New Delhi: The International Air Transport Association (IATA) announced on Monday that the global airline industry’s losses could reach $201 billion during 2020-2022. “The magnitude of the COVID-19 crisis for airlines is enormous. Total losses in the 2020-2022 period could exceed $200 billion,” IATA Director-General Willie Walsh told the Airline Trade Association’s 77th Annual General Meeting.
IATA’s latest outlook for the airline industry showed “better results” and noted that the net industry loss could be reduced to $11.6 billion in 2022 from a loss of $51.8 billion in 2021. “Net 2020 loss estimates have been revised to $137.7 billion (from $126.4 billion). Adding these, the total industry deficit is expected to reach $201 billion in 2020-2022.”
“In order to survive, airlines have dramatically cut costs and adapted their business to whatever opportunities are available. We are well past the deepest point of the crisis. Although serious issues remain, the recovery process remains unresolved. The road is unfolding. Aviation is again demonstrating its resilience,” Mr. Walsh said.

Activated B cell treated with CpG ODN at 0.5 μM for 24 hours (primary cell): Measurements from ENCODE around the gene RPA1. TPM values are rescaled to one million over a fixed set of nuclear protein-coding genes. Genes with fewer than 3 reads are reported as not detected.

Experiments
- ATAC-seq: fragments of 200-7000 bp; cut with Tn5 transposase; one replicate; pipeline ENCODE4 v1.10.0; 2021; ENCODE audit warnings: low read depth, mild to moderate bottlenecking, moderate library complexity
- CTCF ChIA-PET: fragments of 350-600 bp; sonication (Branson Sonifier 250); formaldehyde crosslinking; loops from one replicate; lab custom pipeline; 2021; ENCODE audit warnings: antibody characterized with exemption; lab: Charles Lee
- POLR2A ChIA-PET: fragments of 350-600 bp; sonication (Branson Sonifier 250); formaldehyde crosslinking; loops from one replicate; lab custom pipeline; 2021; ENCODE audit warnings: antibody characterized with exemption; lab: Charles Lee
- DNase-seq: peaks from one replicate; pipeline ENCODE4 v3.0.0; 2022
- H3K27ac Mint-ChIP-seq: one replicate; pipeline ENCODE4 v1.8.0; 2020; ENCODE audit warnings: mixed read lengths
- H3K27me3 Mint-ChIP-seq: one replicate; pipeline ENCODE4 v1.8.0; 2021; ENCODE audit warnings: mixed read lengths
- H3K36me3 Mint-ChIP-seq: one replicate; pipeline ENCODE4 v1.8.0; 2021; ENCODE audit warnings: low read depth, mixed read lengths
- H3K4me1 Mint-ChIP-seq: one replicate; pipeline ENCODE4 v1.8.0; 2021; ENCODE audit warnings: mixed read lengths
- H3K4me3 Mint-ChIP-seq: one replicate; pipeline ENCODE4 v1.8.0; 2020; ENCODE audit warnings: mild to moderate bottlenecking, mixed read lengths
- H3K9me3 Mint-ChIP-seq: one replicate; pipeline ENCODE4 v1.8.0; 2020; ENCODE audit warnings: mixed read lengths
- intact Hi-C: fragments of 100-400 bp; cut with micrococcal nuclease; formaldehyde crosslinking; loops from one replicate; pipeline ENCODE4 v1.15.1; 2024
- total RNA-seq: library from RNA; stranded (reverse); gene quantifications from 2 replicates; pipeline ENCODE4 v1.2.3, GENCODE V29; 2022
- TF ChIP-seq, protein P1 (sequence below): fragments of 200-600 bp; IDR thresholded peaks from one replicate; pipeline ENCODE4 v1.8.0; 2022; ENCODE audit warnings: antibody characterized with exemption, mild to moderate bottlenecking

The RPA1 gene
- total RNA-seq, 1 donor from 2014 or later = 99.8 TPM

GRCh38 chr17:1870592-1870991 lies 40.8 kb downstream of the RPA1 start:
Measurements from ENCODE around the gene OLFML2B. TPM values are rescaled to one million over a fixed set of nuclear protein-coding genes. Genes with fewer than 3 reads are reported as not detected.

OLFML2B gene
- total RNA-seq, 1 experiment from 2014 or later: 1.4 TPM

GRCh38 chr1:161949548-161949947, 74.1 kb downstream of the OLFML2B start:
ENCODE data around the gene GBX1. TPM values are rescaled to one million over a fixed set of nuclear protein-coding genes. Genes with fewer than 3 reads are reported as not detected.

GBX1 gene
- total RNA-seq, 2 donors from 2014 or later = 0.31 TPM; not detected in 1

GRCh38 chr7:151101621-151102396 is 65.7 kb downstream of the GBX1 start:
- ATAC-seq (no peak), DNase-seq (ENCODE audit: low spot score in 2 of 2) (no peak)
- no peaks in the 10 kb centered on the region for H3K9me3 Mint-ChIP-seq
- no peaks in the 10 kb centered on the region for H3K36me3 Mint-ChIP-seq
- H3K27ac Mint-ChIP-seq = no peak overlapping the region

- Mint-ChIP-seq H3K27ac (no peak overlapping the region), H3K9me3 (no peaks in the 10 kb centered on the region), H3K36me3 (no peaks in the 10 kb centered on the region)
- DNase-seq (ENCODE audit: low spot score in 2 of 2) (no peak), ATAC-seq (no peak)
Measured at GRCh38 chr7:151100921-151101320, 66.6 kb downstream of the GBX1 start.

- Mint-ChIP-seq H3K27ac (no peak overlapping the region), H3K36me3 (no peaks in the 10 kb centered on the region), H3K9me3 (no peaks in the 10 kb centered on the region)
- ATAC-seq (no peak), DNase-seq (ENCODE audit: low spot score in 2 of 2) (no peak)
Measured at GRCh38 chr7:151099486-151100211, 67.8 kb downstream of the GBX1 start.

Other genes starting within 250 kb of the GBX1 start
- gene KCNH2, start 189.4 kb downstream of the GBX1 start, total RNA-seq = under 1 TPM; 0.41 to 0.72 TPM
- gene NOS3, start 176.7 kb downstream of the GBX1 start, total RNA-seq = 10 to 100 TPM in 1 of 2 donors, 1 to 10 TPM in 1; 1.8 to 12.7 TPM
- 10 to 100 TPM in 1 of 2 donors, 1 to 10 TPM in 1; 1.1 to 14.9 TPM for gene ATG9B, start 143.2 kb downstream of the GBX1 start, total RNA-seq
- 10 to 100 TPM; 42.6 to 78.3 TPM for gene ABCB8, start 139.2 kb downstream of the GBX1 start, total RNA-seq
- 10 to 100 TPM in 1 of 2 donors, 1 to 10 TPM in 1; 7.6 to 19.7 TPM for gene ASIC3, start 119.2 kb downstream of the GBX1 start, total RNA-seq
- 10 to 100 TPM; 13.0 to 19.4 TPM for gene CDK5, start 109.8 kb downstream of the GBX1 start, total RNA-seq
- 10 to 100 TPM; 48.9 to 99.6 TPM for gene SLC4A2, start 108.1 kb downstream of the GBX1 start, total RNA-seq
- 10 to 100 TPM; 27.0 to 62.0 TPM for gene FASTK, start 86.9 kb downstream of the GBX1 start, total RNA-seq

IATA also said that the total number of passengers could reach 2.3 billion in 2021 and 3.4 billion in 2022; That’s “significantly less than the 4.5 billion passengers in 2019.”
It further said that “the air cargo business is performing well, and domestic travel will be close to pre-crisis levels in 2022.”
“People have not lost their desire to travel as we see in a solid domestic market. But they are being held back from international travel by restrictions, uncertainty and complexity. More governments are looking to vaccinate as a way out of this crisis. looking as it is.” Director General said.
“Aviation is resilient and resourceful, but the scale of this crisis requires solutions that only governments can provide. Financial support was a lifeline for many airlines during the crisis,” Mr. Walsh said.
The Airline Trade Association’s AGM also approved a proposal for the global air transportation industry to achieve net-zero carbon emissions by 2050.